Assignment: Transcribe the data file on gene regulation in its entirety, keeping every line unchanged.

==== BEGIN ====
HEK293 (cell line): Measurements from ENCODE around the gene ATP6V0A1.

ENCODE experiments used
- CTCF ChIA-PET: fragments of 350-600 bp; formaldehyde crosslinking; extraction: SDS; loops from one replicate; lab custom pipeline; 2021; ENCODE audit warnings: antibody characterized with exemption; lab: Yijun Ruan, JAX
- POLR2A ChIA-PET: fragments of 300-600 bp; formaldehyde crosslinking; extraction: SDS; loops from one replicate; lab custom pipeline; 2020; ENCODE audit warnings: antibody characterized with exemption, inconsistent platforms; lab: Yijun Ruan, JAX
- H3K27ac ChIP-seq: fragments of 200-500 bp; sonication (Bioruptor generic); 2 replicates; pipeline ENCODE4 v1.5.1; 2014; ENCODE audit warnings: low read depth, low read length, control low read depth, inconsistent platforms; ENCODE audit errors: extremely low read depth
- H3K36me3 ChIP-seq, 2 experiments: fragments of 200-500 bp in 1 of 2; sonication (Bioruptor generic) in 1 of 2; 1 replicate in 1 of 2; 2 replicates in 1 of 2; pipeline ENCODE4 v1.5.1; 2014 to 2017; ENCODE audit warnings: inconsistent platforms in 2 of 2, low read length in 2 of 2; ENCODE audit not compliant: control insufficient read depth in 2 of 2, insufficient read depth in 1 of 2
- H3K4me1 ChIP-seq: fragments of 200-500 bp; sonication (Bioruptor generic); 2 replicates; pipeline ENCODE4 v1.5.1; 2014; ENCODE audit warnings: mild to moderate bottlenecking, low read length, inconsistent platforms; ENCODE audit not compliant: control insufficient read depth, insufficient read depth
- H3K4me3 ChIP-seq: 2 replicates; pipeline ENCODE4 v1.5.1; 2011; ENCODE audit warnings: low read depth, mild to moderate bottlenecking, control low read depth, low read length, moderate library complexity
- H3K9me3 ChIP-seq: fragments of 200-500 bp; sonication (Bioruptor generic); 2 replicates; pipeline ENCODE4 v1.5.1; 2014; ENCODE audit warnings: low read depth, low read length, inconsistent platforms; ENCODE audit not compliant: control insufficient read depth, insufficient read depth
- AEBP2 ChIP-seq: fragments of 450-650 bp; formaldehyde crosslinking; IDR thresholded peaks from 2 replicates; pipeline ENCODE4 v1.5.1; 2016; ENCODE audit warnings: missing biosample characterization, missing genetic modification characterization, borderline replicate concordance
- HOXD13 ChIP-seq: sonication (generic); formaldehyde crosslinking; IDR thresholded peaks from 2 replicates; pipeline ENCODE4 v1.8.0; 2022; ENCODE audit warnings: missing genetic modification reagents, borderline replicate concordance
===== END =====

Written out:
HEK293 (cell line): Measurements from ENCODE around the gene ATP6V0A1.

ENCODE experiments used
- CTCF ChIA-PET: fragments of 350-600 bp; formaldehyde crosslinking; extraction: SDS; loops from one replicate; lab custom pipeline; 2021; ENCODE audit warnings: antibody characterized with exemption; lab: Yijun Ruan, JAX
- POLR2A ChIA-PET: fragments of 300-600 bp; formaldehyde crosslinking; extraction: SDS; loops from one replicate; lab custom pipeline; 2020; ENCODE audit warnings: antibody characterized with exemption, inconsistent platforms; lab: Yijun Ruan, JAX
- H3K27ac ChIP-seq: fragments of 200-500 bp; sonication (Bioruptor generic); 2 replicates; pipeline ENCODE4 v1.5.1; 2014; ENCODE audit warnings: low read depth, low read length, control low read depth, inconsistent platforms; ENCODE audit errors: extremely low read depth
- H3K36me3 ChIP-seq, 2 experiments: fragments of 200-500 bp in 1 of 2; sonication (Bioruptor generic) in 1 of 2; 1 replicate in 1 of 2; 2 replicates in 1 of 2; pipeline ENCODE4 v1.5.1; 2014 to 2017; ENCODE audit warnings: inconsistent platforms in 2 of 2, low read length in 2 of 2; ENCODE audit not compliant: control insufficient read depth in 2 of 2, insufficient read depth in 1 of 2
- H3K4me1 ChIP-seq: fragments of 200-500 bp; sonication (Bioruptor generic); 2 replicates; pipeline ENCODE4 v1.5.1; 2014; ENCODE audit warnings: mild to moderate bottlenecking, low read length, inconsistent platforms; ENCODE audit not compliant: control insufficient read depth, insufficient read depth
- H3K4me3 ChIP-seq: 2 replicates; pipeline ENCODE4 v1.5.1; 2011; ENCODE audit warnings: low read depth, mild to moderate bottlenecking, control low read depth, low read length, moderate library complexity
- H3K9me3 ChIP-seq: fragments of 200-500 bp; sonication (Bioruptor generic); 2 replicates; pipeline ENCODE4 v1.5.1; 2014; ENCODE audit warnings: low read depth, low read length, inconsistent platforms; ENCODE audit not compliant: control insufficient read depth, insufficient read depth
- AEBP2 ChIP-seq: fragments of 450-650 bp; formaldehyde crosslinking; IDR thresholded peaks from 2 replicates; pipeline ENCODE4 v1.5.1; 2016; ENCODE audit warnings: missing biosample characterization, missing genetic modification characterization, borderline replicate concordance
- HOXD13 ChIP-seq: sonication (generic); formaldehyde crosslinking; IDR thresholded peaks from 2 replicates; pipeline ENCODE4 v1.8.0; 2022; ENCODE audit warnings: missing genetic modification reagents, borderline replicate concordance